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M17-27

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M17-27 [#permalink]

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Is the product of four consecutive even integers positive?


(1) The sum of these integers is positive but smaller than 20

(2) The product of the middle two of these integers is positive
[Reveal] Spoiler: OA

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Official Solution:


First of all: the product of four consecutive even integers can be either 0 (when one of the eve integers is zero) or positive (when all integers are positive or when all integers are negative).

(1) The sum of these integers is positive but smaller than 20:

If the greatest term is \(\ge 8\), e.g. {2, 4, 6, 8 }, then the sum will be more than or equal to 20.

If the smallest term \(\le -4\), e.g. {-4, -2, 0, 2 }, then the sum won't be positive.

Hence this statement gives only TWO possible sets {0, 2, 4, 6 } and {-2, 0, 2, 4 } (\(sum \lt 20\) and \(product =0\)). The product of the terms of either of 2 sets is zero, so the answer to the question is NO. Sufficient.

(2) The product of the middle two of these integers is positive. The product could be zero as well as positive. For example consider {0, 2, 4, 6 } (\(product = 0\)) and {2, 4, 6, 8 } (\(product=positive\)). Not sufficient.


Answer: A
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Re: M17-27 [#permalink]

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New post 23 Oct 2015, 02:18
Bunuel wrote:
Official Solution:


First of all: the product of four consecutive even integers can be either 0 (when one of the eve integers is zero) or positive (when all integers are positive or when all integers are negative).

(1) The sum of these integers is positive but smaller than 20:

If the greatest term is \(\ge 8\), e.g. {2, 4, 6, 8 }, then the sum will be more than or equal to 20.

If the smallest term \(\le -4\), e.g. {-4, -2, 0, 2 }, then the sum won't be positive.

Hence this statement gives only TWO possible sets {0, 2, 4, 6 } and {-2, 0, 2, 4 } (\(sum \lt 20\) and \(product =0\)). The product of the terms of either of 2 sets is zero, so the answer to the question is NO. Sufficient.

(2) The product of the middle two of these integers is positive. The product could be zero as well as positive. For example consider {0, 2, 4, 6 } (\(product = 0\)) and {2, 4, 6, 8 } (\(product=positive\)). Not sufficient.


Answer: A


For (1), i would just assume, just to simplify, the integers to be x, x+2, x+4, x+6.
So, their sum will be (4x + 12).
Now (4x + 12) < 20.
This now follows the only two possible sets for x = 0 and x = -2, as pointed out by you.
Bunuel wrote:
TWO possible sets {0, 2, 4, 6 } and {-2, 0, 2, 4 } (\(sum \lt 20\) and \(product =0\))

I just feel better playing with the equations than the numbers directly. :)
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Re: M17-27 [#permalink]

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New post 30 Apr 2016, 08:01
vivekgautam1 wrote:
Bunuel wrote:
Official Solution:


First of all: the product of four consecutive even integers can be either 0 (when one of the eve integers is zero) or positive (when all integers are positive or when all integers are negative).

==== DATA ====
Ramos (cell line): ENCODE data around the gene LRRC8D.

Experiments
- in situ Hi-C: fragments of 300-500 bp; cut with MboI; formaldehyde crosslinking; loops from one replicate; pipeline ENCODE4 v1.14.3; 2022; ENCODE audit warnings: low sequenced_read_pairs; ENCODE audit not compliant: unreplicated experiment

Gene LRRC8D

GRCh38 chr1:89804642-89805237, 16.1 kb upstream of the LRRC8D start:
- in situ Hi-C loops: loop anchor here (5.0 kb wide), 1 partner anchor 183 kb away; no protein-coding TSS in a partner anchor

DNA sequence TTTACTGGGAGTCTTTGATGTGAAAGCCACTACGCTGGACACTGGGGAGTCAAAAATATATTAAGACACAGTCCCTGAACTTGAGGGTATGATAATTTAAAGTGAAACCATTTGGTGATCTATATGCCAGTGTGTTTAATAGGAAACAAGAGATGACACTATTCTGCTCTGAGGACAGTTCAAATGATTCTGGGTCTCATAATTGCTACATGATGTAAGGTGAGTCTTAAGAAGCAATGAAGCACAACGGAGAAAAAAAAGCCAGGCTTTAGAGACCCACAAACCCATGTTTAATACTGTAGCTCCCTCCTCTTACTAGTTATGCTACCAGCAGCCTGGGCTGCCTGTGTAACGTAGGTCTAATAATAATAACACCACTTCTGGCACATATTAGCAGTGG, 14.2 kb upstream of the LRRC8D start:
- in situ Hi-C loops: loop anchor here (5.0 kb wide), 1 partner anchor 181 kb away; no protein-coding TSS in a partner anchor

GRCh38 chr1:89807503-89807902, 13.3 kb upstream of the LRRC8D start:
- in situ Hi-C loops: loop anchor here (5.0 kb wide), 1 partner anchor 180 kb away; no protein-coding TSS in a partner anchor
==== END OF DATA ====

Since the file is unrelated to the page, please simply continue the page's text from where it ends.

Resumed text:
(1) The sum of these integers is positive but smaller than 20:

If the greatest term is \(\ge 8\), e.g. {2, 4, 6, 8 }, then the sum will be more than or equal to 20.

If the smallest term \(\le -4\), e.g. {-4, -2, 0, 2 }, then the sum won't be positive.

Hence this statement gives only TWO possible sets {0, 2, 4, 6 } and {-2, 0, 2, 4 } (\(sum \lt 20\) and \(product =0\)). The product of the terms of either of 2 sets is zero, so the answer to the question is NO. Sufficient.

(2) The product of the middle two of these integers is positive. The product could be zero as well as positive. For example consider {0, 2, 4, 6 } (\(product = 0\)) and {2, 4, 6, 8 } (\(product=positive\)). Not sufficient.


Answer: A


I went the equation route too. Felt comfortable with that.

Let the numbers be 2n , 2n+2 , 2n+4 , 2n+6 ( 4 consecutive even int)

1 says that sum is +ve but less than 20.

Hence 0 < 8n + 12 < 20
It gives -1.5 < n < 1

Hence n = 0,-1.
So we have 0 , 2 , 4 , 6 --> Prod = 0
or
-2,0,2,4 ---> Prod = 0

Hence st 1 is suff

St 2:
We only know middle numbers prod > 0.
So prod could be > or = 0.
Not suff

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Re M17-27 [#permalink]

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New post 06 Sep 2016, 01:03
I think this is a high-quality question and I don't agree with the explanation. In many of your explanations, Zero is considered "neither positive nor negatice". Infact the answer hinges on this point.

Here you have considered Zero as postive, why?

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bitun10 wrote:
I think this is a high-quality question and I don't agree with the explanation. In many of your explanations, Zero is considered "neither positive nor negatice". Infact the answer hinges on this point.

Here you have considered Zero as postive, why?


Where in the solution is 0 considered positive? That's not so.
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Re: M17-27 [#permalink]

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New post 27 Aug 2017, 12:43
It says in the second stem that the product is positive. Zero is neither positive nor negative?
Correct me if i am wrong

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Re: M17-27   [#permalink] 27 Aug 2017, 12:43
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